Health & Habits

The Benefits of Liquid Breakfasts

Posted August 19, 2021

In order to maintain a healthy body, we need to ensure we take care of ourselves in as many ways as we can. This includes an active lifestyle, regular health checkups, and ​​a healthy diet. One aspect of our diet in particular that is up for debate is the importance of breakfast. While some claim breakfast is the most important meal of the day, others argue that it may slow them down. The truth is, the way we break our “fast” is important. It’s the first meal of the day, and can play a vital role in supplying our bodies with the nutrients it needs to support energy levels and fight off fatigue.

 Some of us may simply not be big breakfast people, and the sight of food first thing in the morning can be nauseating. We must honor this information our body tells us and act accordingly. One alternative is a liquid breakfast, which can offer health benefits such as improved digestion, better physical performance, and heightened mental acuity. It can also contribute towards a nutrient-rich diet that is full of fruits, veggies, and other healthy ingredients. They allow us to take in larger amounts of certain superfoods that we may not eat otherwise, offering an opportunity to cleanse and detoxify our bodies.

 Plant fiber is pulverized when blended, making it easier for our digestive system to handle. The “good” bacteria in our gut can thrive on the number of plant foods a smoothie provides, and healthy gut bacteria are less likely to cause abdominal pain, gas/bloating, and motility problems. Having an optimal bacterial balance plays a crucial role in our overall health. Many of us also don’t realize the energy needed to break down large meals. On average, a person uses about 10% of their daily energy expenditure digesting and absorbing food. This percentage changes depending on the type of food we eat, so if we can speed up and lighten our digestive loads first thing in the morning with a liquid breakfast, the ingredients will be more easily assimilated to our bodies. After all, we are not what we eat - we are what we digest.

 We also cannot overlook another crucial benefit of a liquid breakfast - hydration. The water content of fruits and vegetables are high, and blending them all together with water or plant-based milk offers a rush of hydration that the body can utilize first thing in the morning. After eight hours without water (during sleep) it’s incredibly beneficial to rehydrate the body, and doing so can jump-start our metabolism and reduce calorie intake throughout the day, which may assist in weight loss. It can bolster our ability to perform early-day tasks and help rid the body of undesirable toxins. The brain is also made up of almost 73% water, so staying hydrated is essential to maintaining maximum brain function.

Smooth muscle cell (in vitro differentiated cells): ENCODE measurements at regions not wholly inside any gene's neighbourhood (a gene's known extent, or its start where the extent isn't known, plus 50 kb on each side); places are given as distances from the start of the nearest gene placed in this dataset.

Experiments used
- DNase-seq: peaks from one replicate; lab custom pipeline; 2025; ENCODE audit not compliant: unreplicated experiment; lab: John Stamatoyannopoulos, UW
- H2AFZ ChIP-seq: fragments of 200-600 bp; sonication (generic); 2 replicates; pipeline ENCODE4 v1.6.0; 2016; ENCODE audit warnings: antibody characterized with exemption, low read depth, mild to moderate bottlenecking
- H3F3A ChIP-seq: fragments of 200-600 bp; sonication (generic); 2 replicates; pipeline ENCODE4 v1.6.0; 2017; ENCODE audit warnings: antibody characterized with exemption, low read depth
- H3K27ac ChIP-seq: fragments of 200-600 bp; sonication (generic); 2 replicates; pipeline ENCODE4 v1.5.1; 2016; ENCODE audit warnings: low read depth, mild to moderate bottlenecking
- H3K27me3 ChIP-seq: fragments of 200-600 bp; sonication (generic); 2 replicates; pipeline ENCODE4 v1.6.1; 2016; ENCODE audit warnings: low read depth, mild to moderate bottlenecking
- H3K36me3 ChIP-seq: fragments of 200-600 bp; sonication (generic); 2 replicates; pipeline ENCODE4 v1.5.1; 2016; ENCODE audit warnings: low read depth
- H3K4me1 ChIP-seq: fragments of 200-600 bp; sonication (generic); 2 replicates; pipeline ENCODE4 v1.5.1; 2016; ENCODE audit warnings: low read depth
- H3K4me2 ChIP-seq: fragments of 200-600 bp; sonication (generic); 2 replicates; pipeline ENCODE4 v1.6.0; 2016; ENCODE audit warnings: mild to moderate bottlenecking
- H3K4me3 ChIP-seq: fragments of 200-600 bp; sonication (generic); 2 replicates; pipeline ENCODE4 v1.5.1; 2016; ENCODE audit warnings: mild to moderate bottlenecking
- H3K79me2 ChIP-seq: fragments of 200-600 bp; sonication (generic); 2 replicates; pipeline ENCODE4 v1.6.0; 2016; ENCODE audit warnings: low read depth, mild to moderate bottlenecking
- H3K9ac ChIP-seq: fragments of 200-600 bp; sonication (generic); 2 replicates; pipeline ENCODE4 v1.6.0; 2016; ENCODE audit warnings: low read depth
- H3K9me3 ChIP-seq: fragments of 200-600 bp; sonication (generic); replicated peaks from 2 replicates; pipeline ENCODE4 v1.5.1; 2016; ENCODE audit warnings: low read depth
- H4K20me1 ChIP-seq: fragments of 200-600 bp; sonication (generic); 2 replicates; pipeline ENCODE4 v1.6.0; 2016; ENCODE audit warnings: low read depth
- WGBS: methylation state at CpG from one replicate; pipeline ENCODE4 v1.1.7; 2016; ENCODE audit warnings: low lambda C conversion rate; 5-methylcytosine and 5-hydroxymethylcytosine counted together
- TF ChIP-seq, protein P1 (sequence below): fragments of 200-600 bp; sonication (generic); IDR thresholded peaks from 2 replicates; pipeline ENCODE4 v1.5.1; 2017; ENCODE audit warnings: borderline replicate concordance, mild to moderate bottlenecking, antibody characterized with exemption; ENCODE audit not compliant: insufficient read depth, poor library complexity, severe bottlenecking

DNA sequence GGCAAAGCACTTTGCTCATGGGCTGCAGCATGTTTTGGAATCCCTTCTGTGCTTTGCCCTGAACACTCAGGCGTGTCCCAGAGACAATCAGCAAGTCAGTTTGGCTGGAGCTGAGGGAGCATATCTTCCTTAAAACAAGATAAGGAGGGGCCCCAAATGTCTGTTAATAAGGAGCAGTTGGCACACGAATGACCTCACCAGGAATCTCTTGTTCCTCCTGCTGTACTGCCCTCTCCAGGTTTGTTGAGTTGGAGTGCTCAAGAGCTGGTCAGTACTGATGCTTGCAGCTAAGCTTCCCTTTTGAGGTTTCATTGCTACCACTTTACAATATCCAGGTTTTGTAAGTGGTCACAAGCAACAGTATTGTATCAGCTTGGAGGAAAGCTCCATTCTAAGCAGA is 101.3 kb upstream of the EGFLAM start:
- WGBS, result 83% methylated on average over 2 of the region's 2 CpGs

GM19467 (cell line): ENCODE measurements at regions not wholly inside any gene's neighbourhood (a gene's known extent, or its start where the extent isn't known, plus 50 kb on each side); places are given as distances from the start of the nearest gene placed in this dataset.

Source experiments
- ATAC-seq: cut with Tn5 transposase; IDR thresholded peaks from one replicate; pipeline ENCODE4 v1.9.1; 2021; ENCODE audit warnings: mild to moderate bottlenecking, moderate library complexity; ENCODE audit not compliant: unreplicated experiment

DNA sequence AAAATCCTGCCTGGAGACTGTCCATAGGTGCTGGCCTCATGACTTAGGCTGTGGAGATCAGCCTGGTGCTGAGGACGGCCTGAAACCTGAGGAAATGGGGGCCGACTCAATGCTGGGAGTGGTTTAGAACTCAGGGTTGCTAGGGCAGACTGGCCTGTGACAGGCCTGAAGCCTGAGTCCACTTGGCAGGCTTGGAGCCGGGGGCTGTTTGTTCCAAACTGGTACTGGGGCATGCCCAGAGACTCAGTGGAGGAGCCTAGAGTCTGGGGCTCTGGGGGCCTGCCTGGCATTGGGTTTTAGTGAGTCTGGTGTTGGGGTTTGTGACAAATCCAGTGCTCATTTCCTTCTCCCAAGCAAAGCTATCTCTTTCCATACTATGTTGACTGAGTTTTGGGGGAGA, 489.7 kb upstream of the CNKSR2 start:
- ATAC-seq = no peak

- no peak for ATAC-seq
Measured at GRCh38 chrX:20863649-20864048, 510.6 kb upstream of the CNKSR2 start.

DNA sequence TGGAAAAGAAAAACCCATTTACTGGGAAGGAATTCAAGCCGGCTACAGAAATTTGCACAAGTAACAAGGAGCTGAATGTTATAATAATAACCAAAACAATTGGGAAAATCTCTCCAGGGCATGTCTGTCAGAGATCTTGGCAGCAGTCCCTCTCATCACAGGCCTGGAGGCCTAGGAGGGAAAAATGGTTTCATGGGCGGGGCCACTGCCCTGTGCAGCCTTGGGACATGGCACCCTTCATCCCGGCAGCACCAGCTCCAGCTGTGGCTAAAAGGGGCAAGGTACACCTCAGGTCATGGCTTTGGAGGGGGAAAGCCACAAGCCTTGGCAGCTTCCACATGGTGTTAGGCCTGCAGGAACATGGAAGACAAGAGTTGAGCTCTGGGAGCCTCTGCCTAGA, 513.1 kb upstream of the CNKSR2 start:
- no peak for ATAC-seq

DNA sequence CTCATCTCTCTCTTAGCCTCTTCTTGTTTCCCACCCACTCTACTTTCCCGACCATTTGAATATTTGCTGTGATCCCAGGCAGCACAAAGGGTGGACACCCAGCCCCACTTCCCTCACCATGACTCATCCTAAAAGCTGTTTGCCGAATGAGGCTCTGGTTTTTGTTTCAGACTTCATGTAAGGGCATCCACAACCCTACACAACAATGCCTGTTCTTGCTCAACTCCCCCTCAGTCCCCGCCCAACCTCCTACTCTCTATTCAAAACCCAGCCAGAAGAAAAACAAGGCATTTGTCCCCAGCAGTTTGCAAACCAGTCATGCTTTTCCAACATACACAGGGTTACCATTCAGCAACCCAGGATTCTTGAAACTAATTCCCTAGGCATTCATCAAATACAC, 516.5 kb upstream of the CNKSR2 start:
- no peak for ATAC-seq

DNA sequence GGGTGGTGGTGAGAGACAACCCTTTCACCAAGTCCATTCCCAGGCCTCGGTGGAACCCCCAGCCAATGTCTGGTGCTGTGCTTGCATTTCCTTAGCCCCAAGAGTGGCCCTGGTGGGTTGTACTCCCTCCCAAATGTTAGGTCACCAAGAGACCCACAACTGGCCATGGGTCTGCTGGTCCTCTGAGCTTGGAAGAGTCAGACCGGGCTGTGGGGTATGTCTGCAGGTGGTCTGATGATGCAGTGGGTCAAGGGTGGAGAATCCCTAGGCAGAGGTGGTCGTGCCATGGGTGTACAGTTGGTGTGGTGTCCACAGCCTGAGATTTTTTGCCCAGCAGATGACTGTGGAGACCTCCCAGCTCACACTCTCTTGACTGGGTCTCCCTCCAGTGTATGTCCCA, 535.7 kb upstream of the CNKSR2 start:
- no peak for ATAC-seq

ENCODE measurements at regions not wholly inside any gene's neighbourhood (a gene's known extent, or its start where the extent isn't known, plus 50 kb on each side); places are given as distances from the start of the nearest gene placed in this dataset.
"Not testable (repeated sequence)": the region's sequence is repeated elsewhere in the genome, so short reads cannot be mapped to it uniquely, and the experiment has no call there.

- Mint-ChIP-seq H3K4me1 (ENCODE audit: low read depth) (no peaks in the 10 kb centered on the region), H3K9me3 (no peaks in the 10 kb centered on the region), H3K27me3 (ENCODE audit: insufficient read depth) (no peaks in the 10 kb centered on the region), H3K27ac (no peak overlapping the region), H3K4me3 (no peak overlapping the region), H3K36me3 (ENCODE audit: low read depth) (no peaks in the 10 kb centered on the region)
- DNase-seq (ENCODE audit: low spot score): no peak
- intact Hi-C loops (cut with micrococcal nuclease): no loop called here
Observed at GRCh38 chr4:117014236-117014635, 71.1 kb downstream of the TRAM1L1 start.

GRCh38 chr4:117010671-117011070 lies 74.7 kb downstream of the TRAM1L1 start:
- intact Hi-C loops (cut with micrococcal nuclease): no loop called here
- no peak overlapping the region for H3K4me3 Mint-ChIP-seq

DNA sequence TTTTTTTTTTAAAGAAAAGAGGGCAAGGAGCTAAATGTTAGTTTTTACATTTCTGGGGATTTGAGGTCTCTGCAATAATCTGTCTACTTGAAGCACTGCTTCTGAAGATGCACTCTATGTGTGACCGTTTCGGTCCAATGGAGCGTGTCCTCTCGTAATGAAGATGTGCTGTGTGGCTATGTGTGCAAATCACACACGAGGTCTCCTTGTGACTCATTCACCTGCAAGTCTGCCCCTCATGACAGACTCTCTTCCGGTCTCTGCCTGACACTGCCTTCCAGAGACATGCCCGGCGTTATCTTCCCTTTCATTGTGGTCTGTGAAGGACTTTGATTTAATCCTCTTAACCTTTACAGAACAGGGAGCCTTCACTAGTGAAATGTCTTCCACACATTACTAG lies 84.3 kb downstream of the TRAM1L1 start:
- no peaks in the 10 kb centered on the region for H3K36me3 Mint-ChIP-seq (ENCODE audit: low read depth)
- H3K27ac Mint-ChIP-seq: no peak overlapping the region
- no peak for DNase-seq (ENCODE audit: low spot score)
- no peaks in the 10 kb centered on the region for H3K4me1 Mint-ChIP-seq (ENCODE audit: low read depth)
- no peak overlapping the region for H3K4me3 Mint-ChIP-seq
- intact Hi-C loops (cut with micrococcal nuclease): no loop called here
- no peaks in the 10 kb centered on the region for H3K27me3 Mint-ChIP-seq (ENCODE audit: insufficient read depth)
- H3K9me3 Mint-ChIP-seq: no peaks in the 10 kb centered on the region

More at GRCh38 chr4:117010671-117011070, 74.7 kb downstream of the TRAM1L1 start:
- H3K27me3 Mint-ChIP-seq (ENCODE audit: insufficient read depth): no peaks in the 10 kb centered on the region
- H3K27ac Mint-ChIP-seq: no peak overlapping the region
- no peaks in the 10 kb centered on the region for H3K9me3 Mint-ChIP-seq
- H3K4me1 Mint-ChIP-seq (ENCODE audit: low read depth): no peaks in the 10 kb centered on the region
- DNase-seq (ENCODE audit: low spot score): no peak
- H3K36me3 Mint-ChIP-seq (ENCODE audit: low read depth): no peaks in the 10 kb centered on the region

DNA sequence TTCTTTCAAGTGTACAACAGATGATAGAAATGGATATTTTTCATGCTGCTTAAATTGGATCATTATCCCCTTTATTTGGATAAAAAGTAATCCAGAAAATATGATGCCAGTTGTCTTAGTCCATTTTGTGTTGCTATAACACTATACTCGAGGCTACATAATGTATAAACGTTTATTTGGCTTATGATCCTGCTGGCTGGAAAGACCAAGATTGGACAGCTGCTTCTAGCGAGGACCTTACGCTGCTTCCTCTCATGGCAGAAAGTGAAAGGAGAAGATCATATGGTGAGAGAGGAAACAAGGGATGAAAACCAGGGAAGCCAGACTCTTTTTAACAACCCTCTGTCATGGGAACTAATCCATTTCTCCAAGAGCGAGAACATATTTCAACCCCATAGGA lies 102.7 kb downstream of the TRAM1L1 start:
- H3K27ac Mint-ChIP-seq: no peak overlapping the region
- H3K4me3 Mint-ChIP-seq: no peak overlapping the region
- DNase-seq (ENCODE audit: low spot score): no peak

The number of ingredients that can make up a nutrient-dense smoothie are endless. A typical base can include leafy greens, a banana, berries, nut butter and plant-based milk. However, there are numerous add-ons that can significantly bolster immunity, aid recovery, and protect our overall health. Some notable ingredients include:

       - Spirulina
       - Maca powder
       - Amla powder
       - Cacao powder
       - Turmeric
       - Matcha
       - Pumpkin seeds
       - Chia seeds
       - Flax seeds
       - Hemp seeds
       - Goji berries
       - Ginger Cinnamon
       - Apple cider vinegar
       - Lemon

 Additionally, if we’re looking to increase our protein intake and stay satiated until lunch time, adding a scoop of protein powder to our smoothie is a great option. Supplementing with one that mixes well and tastes great is quite easy with Vedge Plant Protein. Centered around organic peas, pumpkin and sunflower seeds, it can easily be added to any type of smoothie for an extra 25 grams of USDA Certified Organic plant protein per serving.

When they're done right, smoothies are a great way to pack a powerful nutritional punch in a quick, easy, portable meal. They allow us to take in larger amounts of certain superfoods than we could if we merely ate them. It’s important to be mindful of the sugar content of such meals, as what can start out as nutritional breakfast can easily turn into a dessert-like treat, spiking our blood sugar first thing in the morning. Even if some of us wanted to, we don’t have the time to sit down to a big breakfast, so striking a balance between nutrition and practicality can help us move one step closer toward optimal health.


Barr, Sadie B, and Jonathan C Wright. “Postprandial energy expenditure in whole-food and processed-food meals: implications for daily energy expenditure.” Food & nutrition research vol. 54 10.3402/fnr.v54i0.5144. 2 Jul. 2010, doi:10.3402/fnr.v54i0.5144

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